Monday, June 1, 2015


The cadence of my mare's footfalls soothes me as she trots through the snow, chopping it up with the delicate pounding of her hooves. Two years ago, every stride of hers was a tip toe as if she was in permanent stealth mode. Body abused, mind shaken and weary she slipped through the world, sticking to the shadows that were as black as her coat. Every stride held a hesitation - would this be the moment she was beaten (for surely everyone was aggressive) or would it be the next? She sucked in her breath and held it, tip toeing through the barn, into her stall and into our lives.
Repetition told her that people were brutal. Now, after two years, repetition tells her that she is safe with me. When we ride, I gently navigate, charting our course and she gladly trots along, carefully taking us the safest way. Her confidence builds a castle upon that safety - she wears a surcingle and crupper, side reins flap against her shoulders and although her nerves want to leap away, her mind says she is safe, I am near. Now her footfalls hit a rhythm not unlike pistons in a well oiled motor, or the marching of soldiers in a parade. Her steps are serious and solemn, mindful that her job is important and it is important to her to do it well. But there is a confidence brewing in her, the footfalls are heavier, more specific, wanting to be heard, tapping out a beat that settles my nerves and reassures me that she is content and peaceful, happy to do her job. On this night, she watches me as she trots by, paying no mind to the delicate snowflakes as they touch down on her midnight fur, looking like stars in a far away sky. She carries herself like an equine Audrey Hepburn - long necked, curvy proportions, and delicate features crowned with large, liquid black eyes. She struts with certainty instead of cockiness, each hoof placed specifically  in "the correct spot" because everything has an order for her. When asked to move on from a walk, she tucks her nose a little closer to her chest and raises her head. She steals a glance at me just long enough to convey what she wants to say which is, "I know what you're asking but no thank you. I prefer to walk." She is a please and thank you mare, although her 'pleases' at treat or dinner time turn into more of a "Please!" in her husky mare nicker. Her 14.1 hand frame does not show the wear and tear that five babies have no doubt wrought on it. Her coat glistens and her eyes are bright, making her look much younger than the 15 years that her registration papers recall.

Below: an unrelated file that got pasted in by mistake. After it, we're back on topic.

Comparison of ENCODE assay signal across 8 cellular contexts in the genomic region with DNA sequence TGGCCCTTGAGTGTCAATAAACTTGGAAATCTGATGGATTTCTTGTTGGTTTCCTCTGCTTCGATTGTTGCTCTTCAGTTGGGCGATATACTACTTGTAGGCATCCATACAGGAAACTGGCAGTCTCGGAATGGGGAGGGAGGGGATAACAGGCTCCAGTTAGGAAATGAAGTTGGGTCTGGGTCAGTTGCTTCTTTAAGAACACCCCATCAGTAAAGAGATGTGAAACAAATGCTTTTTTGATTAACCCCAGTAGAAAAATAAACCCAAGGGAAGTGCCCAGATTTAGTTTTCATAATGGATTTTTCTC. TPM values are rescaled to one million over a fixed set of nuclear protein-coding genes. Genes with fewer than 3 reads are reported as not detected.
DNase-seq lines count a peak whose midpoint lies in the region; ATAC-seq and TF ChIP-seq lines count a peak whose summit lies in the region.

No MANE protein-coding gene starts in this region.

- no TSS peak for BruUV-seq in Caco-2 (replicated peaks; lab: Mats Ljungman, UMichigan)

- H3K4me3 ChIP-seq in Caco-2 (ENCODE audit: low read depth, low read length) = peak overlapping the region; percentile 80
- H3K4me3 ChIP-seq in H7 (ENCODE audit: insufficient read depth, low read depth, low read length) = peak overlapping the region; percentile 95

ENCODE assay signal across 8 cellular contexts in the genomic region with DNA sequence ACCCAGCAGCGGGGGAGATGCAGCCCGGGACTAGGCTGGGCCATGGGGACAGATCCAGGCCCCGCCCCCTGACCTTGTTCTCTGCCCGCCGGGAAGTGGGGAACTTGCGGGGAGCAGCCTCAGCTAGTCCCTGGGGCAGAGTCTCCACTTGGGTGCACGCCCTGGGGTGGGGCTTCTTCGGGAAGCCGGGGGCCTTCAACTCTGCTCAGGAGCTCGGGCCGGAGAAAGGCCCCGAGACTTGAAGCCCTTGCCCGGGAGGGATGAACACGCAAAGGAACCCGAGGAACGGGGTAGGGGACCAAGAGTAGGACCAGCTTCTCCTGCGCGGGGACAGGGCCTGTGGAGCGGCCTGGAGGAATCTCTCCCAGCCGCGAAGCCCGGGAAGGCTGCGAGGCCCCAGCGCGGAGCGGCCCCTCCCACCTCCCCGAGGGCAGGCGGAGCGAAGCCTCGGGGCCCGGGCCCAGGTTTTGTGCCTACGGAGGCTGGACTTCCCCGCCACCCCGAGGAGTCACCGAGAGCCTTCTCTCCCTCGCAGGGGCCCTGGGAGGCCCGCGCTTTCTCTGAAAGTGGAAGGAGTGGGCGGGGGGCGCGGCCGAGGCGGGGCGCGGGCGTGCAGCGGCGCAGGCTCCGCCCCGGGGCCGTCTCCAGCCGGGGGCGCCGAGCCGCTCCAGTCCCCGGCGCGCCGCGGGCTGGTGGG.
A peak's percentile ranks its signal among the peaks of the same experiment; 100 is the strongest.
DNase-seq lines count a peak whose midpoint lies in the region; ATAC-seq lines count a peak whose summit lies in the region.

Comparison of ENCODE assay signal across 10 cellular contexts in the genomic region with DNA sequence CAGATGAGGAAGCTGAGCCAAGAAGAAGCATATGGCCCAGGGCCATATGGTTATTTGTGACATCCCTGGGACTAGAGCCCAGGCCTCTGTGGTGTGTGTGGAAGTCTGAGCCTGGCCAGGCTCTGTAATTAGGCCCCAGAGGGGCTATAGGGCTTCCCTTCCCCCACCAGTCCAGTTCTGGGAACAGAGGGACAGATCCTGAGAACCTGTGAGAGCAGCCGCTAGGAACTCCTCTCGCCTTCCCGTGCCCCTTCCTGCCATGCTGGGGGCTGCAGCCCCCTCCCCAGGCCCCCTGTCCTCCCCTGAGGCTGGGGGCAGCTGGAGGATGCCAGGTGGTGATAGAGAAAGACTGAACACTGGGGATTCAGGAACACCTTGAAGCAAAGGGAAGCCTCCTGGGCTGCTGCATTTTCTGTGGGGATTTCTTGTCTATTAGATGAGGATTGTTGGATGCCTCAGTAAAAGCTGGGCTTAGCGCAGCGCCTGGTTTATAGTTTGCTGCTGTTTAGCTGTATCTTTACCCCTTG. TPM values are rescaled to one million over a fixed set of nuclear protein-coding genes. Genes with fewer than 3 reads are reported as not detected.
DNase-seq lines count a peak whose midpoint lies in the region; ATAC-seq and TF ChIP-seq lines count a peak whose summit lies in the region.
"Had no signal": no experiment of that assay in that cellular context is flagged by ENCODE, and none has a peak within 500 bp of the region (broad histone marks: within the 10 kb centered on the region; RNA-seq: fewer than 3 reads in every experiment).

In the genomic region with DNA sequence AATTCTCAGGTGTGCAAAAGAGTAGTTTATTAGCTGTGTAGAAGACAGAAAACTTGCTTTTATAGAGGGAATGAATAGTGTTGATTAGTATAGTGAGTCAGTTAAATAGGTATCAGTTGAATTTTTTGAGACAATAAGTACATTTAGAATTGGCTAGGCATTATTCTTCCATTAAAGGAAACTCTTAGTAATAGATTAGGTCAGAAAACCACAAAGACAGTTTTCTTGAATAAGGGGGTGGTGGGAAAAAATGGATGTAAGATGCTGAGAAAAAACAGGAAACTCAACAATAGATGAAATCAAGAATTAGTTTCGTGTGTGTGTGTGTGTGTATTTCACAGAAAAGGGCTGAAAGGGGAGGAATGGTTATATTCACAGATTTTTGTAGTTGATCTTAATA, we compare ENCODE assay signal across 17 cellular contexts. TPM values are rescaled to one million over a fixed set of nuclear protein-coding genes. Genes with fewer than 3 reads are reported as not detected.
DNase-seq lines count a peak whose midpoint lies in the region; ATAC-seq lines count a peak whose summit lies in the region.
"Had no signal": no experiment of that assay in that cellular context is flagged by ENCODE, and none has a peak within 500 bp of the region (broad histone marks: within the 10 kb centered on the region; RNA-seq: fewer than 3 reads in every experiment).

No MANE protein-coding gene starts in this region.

That drumbeat. That unfailing cadence. It has become a signature of hers. We dubbed her the wind-up toy as she'll go and go and go at the same comfortable pace forever. Limbs limber, she goes along as if she were made to trot everywhere and not walk or canter. Ever. Something about that pace - is it the new found confidence that sneaks into each step like an ice cube dissolving in a summer drink? Or is it the dependability of that stride that mesmerized me, settles my nerves until I am a cadence zombie, hearing only her rhythm, riding only to that beat. The ground shivers a little when she trots by, it echoes up through my toes and ankles, up through my knees and into my spine. It alters the pounding of my heart and soon we are just rhythm. That relentless pattern is amplified through us and others begin to hear it. They don't have this pattern, this solidarity - it is terrifying to them. We are not powerful, we don't display cockiness - instead we radiate pure love. We are vulnerable and a little shy but we can not breathe, we can not ride with anything less that pure love in our hearts. And that, is the scariest, most beautiful thing of all.

*Author's note: I originally wrote this eight years ago about my Morgan mare, NLF Tia. This week she'll celebrate her 22nd birthday and although her forelock has a shock of white in it and her face is peppered with gray, she is still my wind-up toy, always pushing for more trot. And everyday she reminds me of the importance of being polite, brave and vulnerable.
Photo taken by Bryan Nigro Photography

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